Geography[edit]

Map of Burgundy
Chardonnay vineyards in the south of the Côte de Beaune surrounding the town of Meursault.

The region of Burgundy is both larger than the old Duchy of Burgundy and smaller than the area ruled by the Dukes of Burgundy, from the modern Netherlands to the border of Auvergne. Today, Burgundy is made up of the following old provinces:

  • Burgundy: Côte-d'Or, Saône-et-Loire, and southern half of Yonne. This corresponds to the old duchy of Burgundy (later called province of Burgundy). However, the old county of Burgundy (later called province of Franche-Comté) is not included inside the Burgundy region, but it makes up the Franche-Comté region. Also, a small part of the duchy of Burgundy (province of Burgundy) is now inside the Champagne-Ardenne region.
  • Nivernais: now the department of Nièvre.
  • the northern half of Yonne is a territory that was not part of Burgundy (at least not since the 11th century), and was a frontier between Champagne, Île-de-France, and Orléanais, depending from each of these provinces at different times in history.

Major communities[edit]

Climate[edit]

The climate of this region is essentially oceanic (Cfb in Köppen classification), with a continental influence (sometimes called a "half-continental climate").

Politics[edit]

Seat of the regional council of Burgundy in Dijon

The regional council of Burgundy is the legislative assembly. Its seat is in the capital city Dijon, at 17 boulevard de la Trémouille.

Since 2004 the council is chaired by the Socialist François Patriat.

Culture[edit]

Wine[edit]

Burgundy is one of France's main wine producing areas. It is well known for both its red and white wines, mostly made from Pinot noir and Chardonnay grapes, respectively, although other grape varieties can be found, including Gamay, Aligote, Pinot blanc, and Sauvignon blanc. The region is divided into the Côte-d'Or, where the most expensive and prized Burgundies are found, and Beaujolais, Chablis, the Côte Chalonnaise and Mâcon.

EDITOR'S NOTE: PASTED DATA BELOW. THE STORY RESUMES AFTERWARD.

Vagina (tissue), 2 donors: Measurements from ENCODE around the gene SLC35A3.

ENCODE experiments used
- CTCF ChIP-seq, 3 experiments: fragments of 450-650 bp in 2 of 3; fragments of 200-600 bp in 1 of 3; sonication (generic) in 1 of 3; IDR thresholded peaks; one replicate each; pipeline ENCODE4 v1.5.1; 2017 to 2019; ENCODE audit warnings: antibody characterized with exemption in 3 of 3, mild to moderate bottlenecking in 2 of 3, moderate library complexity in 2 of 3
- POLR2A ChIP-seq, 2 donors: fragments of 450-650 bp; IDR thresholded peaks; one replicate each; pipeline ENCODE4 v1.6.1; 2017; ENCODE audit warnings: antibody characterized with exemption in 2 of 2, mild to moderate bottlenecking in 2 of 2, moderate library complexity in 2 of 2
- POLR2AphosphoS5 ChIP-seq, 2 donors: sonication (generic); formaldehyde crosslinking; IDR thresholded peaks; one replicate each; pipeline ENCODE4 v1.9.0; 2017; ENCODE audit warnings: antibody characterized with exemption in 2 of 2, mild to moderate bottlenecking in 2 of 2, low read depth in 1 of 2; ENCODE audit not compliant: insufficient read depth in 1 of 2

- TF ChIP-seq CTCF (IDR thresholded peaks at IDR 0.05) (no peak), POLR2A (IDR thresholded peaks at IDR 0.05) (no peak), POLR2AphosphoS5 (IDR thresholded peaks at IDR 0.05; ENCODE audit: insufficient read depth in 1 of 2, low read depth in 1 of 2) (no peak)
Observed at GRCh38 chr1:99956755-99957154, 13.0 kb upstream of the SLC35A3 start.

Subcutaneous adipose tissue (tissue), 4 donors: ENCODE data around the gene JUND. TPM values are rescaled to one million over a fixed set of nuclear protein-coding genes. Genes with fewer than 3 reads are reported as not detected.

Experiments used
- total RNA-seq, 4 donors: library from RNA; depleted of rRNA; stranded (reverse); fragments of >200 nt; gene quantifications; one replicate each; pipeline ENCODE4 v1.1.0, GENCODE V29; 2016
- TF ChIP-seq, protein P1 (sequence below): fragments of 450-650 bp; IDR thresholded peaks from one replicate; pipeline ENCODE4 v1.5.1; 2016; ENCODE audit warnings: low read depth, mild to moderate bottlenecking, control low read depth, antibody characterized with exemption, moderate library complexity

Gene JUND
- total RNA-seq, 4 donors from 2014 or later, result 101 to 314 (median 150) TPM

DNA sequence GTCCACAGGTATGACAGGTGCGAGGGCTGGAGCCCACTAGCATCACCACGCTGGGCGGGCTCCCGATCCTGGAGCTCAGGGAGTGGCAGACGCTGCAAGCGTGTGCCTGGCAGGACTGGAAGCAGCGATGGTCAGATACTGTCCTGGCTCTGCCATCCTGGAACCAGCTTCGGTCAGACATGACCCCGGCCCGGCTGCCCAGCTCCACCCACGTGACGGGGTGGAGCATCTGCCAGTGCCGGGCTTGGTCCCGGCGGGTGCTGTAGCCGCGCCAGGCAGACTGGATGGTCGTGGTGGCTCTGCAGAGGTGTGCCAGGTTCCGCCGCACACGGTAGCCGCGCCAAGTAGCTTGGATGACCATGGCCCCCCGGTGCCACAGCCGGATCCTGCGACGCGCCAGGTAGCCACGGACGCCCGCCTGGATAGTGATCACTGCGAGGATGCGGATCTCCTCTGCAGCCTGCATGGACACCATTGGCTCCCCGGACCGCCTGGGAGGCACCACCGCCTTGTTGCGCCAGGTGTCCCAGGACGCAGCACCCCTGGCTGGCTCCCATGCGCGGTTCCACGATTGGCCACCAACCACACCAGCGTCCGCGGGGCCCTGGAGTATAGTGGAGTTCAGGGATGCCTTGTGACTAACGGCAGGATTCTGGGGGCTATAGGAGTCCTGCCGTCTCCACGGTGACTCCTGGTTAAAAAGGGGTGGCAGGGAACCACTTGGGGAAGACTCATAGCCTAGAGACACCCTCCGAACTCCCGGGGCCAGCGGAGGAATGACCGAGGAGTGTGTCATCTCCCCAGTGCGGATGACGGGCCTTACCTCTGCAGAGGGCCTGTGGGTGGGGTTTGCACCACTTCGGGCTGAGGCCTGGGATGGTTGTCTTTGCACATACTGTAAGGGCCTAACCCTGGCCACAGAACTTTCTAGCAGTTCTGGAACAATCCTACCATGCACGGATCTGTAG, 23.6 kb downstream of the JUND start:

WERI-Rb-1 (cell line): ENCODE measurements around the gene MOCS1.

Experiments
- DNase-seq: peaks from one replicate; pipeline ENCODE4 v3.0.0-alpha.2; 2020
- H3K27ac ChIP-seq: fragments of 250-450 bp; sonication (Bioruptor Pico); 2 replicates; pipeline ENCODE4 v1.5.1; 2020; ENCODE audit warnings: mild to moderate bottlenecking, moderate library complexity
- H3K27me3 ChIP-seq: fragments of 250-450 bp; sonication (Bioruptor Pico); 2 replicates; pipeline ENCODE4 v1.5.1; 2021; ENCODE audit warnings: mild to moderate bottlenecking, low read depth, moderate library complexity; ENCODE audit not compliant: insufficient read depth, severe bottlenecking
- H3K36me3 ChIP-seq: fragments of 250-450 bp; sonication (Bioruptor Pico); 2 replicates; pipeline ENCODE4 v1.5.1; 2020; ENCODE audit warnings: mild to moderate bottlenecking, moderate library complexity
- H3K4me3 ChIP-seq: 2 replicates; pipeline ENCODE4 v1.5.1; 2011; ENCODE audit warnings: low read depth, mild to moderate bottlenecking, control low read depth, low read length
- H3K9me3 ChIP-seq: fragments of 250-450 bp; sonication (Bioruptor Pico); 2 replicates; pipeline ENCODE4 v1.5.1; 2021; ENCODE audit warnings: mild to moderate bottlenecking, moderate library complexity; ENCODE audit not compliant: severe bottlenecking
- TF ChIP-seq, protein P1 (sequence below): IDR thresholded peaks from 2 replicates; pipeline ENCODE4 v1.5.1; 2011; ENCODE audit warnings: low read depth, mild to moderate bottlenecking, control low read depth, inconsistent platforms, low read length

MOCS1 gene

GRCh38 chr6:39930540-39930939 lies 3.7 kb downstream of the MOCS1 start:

The reputation and quality of the top wines, together with the fact that they are often produced in small quantities, has led to high demand and high prices, with some Burgundies ranking among the most expensive wines in the world.

Cuisine[edit]

Famous Burgundian dishes include coq au vin, beef bourguignon, and Époisses de Bourgogne cheese.

Sites[edit]

Some cultural sites include La roche de Solutré, l'Arboretum de Pézanin (in Dompierre-les-Ormes), and Vézelay Abbey.

References[edit]

  1. ^ INSEE. "Produits intérieurs bruts régionaux et valeurs ajoutées régionales de 1990 à 2012". Retrieved 2014-03-04. 
  2. ^ Agathias, Histiriae, V,11,3–4
  3. ^ Runciman S., A history of the First Bulgarian empire, London, G.Bell & Sons, 1930, p.7, & notes

Further reading[edit]

  • Burgundy, What a Story! by Bernard Lecomte and Jean-Louis Thouart (Ed. de Bourogne, 2004) ISBN 978-2-902650-02-6
  • Davies, Norman (2011), "Ch.3 : Burgundia: Five, Six or Seven Kingdoms (c. 411-1795)", Vanished Kingdoms: The History of Half-Forgotten Europe, London: Allan Lane, pp. 85–150, ISBN 978-0-141-04886-4 

External links[edit]

Coordinates: 47°00′N 4°30′E / 47.000°N 4.500°E / 47.000; 4.500